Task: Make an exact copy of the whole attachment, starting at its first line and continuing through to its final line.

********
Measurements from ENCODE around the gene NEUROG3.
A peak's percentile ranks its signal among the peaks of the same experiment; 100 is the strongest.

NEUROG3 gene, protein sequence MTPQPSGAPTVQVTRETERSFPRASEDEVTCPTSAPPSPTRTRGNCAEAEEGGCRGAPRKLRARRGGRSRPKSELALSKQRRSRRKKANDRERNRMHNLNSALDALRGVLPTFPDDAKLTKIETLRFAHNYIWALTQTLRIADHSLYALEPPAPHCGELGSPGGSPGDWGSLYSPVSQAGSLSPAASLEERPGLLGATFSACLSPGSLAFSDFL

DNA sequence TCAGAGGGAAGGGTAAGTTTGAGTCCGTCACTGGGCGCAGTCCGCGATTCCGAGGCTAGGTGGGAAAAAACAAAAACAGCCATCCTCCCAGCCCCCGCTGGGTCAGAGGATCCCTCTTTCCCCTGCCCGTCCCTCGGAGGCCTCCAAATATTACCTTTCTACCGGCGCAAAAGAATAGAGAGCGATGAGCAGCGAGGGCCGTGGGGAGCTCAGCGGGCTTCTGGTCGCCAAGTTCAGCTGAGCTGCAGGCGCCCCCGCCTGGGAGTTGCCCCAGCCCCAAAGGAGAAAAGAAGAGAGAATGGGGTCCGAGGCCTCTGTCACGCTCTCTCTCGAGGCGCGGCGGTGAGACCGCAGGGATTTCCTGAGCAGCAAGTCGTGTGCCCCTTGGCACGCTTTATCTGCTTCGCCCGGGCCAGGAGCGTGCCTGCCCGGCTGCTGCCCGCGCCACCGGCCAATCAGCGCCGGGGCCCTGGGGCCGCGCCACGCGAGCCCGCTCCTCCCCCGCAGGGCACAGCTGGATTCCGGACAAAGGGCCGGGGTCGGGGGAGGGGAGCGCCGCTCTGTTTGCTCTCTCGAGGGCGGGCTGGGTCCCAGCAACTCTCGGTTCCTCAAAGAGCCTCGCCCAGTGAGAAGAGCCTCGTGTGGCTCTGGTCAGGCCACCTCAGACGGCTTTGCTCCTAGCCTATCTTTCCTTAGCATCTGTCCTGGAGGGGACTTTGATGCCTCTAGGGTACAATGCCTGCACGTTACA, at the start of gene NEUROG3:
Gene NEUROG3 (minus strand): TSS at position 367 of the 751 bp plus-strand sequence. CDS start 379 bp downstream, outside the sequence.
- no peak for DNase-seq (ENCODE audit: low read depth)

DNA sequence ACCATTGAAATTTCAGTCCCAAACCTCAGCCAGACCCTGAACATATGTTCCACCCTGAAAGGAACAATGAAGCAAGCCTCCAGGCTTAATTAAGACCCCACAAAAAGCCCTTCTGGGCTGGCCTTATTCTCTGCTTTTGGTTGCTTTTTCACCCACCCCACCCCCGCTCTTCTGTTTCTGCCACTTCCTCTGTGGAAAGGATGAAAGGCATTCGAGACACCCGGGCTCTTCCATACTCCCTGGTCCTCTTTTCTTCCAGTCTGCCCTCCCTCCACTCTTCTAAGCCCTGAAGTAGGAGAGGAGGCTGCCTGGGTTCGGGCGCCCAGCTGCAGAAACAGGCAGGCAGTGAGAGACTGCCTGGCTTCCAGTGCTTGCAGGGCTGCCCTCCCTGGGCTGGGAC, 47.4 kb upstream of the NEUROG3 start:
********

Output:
Measurements from ENCODE around the gene NEUROG3.
A peak's percentile ranks its signal among the peaks of the same experiment; 100 is the strongest.

NEUROG3 gene, protein sequence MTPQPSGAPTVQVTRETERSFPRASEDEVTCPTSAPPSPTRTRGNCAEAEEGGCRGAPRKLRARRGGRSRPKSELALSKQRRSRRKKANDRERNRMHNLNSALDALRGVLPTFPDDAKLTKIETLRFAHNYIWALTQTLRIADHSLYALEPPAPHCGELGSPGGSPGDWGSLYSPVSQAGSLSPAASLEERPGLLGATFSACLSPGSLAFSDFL

DNA sequence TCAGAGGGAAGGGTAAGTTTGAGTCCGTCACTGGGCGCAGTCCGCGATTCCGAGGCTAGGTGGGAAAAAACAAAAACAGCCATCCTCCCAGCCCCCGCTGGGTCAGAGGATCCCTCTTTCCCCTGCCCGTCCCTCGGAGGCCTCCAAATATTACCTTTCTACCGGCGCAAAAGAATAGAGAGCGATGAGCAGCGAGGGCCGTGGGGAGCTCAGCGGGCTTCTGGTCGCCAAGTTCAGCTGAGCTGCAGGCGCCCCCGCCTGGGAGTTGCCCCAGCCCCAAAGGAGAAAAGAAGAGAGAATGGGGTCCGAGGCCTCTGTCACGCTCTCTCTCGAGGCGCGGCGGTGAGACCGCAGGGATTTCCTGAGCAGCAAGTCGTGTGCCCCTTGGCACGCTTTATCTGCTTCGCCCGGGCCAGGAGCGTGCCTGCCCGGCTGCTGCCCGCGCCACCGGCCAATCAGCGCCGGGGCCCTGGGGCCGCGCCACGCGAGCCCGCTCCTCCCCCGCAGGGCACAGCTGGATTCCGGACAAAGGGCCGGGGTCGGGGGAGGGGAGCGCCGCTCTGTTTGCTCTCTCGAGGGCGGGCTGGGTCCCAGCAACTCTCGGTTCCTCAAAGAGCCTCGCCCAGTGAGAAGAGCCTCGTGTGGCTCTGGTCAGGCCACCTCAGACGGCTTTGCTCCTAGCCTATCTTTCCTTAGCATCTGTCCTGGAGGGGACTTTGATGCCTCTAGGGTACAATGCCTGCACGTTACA, at the start of gene NEUROG3:
Gene NEUROG3 (minus strand): TSS at position 367 of the 751 bp plus-strand sequence. CDS start 379 bp downstream, outside the sequence.
- no peak for DNase-seq (ENCODE audit: low read depth)

DNA sequence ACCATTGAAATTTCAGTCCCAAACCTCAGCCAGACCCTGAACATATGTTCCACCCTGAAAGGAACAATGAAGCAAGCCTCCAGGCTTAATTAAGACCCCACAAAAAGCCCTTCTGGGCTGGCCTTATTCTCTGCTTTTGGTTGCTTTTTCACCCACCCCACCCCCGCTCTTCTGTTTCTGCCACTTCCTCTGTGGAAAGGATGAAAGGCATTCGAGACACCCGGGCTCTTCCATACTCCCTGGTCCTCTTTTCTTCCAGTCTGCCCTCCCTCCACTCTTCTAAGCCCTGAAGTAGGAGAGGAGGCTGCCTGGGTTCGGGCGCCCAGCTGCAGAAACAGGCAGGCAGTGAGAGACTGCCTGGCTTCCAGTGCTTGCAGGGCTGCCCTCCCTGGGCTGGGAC, 47.4 kb upstream of the NEUROG3 start: